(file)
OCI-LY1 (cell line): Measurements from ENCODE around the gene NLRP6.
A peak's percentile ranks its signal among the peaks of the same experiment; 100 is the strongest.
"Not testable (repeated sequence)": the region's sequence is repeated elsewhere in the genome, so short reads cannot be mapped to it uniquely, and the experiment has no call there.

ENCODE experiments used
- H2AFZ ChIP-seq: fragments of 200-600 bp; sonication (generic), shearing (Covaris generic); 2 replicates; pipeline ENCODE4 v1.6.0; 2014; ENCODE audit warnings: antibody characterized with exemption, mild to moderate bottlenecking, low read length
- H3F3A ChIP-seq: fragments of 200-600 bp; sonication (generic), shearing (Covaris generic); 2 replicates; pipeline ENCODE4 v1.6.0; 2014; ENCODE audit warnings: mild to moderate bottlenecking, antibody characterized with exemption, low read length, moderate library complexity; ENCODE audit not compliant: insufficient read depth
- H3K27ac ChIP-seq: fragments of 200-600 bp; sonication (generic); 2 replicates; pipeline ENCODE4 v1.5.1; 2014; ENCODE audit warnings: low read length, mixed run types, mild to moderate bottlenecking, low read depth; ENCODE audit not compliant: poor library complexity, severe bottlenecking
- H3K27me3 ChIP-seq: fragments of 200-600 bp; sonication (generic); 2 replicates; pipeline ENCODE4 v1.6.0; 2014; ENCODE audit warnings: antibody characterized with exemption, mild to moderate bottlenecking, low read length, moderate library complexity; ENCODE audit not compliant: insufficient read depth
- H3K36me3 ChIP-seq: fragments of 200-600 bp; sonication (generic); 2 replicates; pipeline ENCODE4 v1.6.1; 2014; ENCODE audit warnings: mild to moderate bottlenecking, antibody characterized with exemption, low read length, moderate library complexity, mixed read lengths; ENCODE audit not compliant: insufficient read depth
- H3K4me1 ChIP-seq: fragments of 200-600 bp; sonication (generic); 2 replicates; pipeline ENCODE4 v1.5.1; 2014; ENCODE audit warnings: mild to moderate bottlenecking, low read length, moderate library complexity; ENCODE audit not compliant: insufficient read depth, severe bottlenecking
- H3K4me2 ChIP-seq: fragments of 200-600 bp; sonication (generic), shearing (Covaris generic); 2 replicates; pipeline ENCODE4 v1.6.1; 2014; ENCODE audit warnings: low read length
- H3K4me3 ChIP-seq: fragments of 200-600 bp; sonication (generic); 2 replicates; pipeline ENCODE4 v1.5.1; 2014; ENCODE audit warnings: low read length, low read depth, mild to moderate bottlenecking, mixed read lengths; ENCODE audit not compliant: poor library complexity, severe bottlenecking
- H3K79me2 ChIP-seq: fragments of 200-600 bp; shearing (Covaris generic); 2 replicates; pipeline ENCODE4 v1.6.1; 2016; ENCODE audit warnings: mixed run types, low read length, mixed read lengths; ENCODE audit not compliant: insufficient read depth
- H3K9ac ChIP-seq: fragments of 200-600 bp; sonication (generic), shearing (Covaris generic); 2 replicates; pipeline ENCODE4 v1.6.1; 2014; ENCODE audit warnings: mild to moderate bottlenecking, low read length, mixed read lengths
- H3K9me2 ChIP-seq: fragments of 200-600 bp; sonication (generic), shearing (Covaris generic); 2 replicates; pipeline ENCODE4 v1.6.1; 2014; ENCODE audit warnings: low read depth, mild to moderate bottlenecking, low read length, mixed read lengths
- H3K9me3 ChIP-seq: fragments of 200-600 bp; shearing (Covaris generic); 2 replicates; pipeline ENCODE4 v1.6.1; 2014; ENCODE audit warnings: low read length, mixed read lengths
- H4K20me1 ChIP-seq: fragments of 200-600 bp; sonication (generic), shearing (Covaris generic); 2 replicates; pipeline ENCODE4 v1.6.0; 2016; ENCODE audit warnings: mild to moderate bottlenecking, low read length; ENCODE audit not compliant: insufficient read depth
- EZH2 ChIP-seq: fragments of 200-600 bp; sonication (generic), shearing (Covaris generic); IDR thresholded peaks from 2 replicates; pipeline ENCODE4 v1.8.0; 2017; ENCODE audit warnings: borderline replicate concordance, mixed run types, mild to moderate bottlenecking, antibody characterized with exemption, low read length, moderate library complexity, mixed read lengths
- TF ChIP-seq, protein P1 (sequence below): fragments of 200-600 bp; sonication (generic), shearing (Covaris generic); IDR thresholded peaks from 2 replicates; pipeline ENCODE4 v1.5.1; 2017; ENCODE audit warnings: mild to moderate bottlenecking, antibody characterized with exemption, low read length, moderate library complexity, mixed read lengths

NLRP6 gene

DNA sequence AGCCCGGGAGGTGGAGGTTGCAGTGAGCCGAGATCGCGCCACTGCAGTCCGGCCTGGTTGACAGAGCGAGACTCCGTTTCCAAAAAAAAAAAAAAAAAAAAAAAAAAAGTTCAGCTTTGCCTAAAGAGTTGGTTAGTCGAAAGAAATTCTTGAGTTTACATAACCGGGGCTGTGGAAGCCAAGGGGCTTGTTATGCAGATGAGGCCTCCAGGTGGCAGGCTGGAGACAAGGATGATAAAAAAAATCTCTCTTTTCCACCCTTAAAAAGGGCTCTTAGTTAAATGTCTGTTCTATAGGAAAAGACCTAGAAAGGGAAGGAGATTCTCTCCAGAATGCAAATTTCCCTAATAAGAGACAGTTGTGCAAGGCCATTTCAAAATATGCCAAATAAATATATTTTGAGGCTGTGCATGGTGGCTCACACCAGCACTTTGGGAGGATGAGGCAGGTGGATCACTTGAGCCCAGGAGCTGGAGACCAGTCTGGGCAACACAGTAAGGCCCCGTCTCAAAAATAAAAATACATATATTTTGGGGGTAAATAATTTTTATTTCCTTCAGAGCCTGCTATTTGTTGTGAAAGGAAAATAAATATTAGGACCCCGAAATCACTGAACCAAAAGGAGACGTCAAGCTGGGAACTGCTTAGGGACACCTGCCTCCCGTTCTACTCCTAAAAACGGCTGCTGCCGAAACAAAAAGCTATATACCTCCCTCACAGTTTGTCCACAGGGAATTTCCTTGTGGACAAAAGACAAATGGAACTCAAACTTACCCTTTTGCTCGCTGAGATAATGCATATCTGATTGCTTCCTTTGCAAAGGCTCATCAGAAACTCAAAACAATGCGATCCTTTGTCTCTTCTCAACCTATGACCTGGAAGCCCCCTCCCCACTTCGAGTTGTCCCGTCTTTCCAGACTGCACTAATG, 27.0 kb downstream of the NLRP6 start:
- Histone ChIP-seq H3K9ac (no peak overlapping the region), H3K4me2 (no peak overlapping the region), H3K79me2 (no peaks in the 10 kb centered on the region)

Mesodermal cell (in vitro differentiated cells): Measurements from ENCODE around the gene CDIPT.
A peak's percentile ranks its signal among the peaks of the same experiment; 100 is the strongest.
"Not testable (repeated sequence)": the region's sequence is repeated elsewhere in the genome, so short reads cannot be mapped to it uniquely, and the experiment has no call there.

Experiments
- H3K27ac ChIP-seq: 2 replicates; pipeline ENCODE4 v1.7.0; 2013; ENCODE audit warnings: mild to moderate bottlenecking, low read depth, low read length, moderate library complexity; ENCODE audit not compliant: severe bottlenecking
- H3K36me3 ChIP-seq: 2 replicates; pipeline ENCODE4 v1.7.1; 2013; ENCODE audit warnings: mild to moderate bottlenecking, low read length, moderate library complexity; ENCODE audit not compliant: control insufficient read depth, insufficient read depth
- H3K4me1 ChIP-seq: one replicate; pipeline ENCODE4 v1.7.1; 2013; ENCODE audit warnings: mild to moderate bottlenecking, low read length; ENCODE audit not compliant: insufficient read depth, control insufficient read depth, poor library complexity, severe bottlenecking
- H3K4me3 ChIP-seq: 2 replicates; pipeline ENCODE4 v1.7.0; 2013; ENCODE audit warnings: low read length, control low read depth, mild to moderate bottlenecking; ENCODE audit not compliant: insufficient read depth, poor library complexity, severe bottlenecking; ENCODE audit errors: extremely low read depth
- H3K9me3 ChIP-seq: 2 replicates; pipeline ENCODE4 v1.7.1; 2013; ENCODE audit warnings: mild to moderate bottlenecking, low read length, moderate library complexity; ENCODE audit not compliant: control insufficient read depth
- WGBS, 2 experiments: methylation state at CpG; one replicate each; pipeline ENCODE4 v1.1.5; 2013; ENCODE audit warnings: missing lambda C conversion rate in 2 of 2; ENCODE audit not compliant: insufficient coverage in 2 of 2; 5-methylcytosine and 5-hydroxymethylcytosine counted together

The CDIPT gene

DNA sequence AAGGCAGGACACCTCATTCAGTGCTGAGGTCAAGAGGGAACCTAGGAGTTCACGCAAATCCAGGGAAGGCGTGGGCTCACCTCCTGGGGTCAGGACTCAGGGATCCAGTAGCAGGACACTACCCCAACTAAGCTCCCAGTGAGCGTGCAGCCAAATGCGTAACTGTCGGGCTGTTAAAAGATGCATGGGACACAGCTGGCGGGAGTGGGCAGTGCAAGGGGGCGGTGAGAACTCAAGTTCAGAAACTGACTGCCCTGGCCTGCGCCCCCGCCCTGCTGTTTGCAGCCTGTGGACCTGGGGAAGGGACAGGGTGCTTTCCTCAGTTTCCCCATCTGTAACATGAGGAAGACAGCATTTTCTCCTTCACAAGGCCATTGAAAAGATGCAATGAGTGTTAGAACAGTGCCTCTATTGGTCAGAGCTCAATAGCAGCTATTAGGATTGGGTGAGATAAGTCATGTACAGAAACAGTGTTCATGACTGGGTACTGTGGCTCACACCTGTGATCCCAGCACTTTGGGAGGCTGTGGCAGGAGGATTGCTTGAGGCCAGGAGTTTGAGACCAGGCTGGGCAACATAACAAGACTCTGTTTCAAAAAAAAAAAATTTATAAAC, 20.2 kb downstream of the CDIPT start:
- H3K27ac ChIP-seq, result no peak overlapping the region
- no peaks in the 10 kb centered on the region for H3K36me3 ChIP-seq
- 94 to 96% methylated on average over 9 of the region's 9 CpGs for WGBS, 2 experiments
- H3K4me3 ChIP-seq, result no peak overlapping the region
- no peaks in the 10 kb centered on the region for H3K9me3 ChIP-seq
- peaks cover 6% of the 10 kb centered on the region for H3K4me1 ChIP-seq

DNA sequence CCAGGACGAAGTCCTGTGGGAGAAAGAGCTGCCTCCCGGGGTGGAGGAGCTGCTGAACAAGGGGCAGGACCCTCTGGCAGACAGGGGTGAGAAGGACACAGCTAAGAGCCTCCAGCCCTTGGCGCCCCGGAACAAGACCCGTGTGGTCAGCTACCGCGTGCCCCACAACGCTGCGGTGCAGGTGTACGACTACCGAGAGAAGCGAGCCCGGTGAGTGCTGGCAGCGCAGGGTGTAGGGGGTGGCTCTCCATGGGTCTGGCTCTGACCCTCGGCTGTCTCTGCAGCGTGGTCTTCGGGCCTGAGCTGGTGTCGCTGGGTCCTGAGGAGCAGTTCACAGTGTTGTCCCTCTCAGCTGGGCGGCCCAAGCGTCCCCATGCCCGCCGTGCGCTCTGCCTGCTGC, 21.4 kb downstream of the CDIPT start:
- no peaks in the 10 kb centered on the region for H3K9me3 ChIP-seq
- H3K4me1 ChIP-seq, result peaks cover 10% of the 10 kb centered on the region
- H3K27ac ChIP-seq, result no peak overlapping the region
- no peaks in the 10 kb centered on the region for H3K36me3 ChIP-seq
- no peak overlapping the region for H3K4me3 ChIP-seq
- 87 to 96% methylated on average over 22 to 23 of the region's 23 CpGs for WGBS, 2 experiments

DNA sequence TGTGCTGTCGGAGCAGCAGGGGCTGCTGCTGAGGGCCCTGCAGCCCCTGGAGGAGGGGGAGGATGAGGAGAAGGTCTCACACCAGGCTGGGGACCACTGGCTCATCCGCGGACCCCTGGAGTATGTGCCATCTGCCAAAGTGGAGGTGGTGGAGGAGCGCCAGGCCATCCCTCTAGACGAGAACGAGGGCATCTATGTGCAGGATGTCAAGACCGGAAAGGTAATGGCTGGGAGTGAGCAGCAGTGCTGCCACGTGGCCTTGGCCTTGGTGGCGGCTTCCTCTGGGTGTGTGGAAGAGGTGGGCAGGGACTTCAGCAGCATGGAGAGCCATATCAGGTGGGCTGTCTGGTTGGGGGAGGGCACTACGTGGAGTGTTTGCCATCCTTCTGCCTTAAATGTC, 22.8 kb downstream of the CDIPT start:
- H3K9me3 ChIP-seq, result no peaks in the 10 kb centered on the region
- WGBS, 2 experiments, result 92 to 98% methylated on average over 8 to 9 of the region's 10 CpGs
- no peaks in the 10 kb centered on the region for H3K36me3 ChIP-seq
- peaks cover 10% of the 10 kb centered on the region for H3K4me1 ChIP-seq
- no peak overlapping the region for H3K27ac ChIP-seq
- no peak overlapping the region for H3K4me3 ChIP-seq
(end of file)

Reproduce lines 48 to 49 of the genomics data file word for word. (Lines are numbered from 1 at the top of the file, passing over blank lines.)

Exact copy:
DNA sequence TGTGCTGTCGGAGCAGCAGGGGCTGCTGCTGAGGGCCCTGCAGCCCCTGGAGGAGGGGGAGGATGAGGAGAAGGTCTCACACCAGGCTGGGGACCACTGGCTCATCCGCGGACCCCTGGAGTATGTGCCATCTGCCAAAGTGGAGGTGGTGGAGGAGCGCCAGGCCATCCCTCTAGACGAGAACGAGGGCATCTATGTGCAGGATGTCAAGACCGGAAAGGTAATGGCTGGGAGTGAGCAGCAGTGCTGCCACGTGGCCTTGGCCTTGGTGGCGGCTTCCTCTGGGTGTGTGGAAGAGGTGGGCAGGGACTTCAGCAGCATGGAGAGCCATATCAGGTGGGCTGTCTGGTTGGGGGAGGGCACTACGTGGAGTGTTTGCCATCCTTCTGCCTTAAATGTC, 22.8 kb downstream of the CDIPT start:
- H3K9me3 ChIP-seq, result no peaks in the 10 kb centered on the region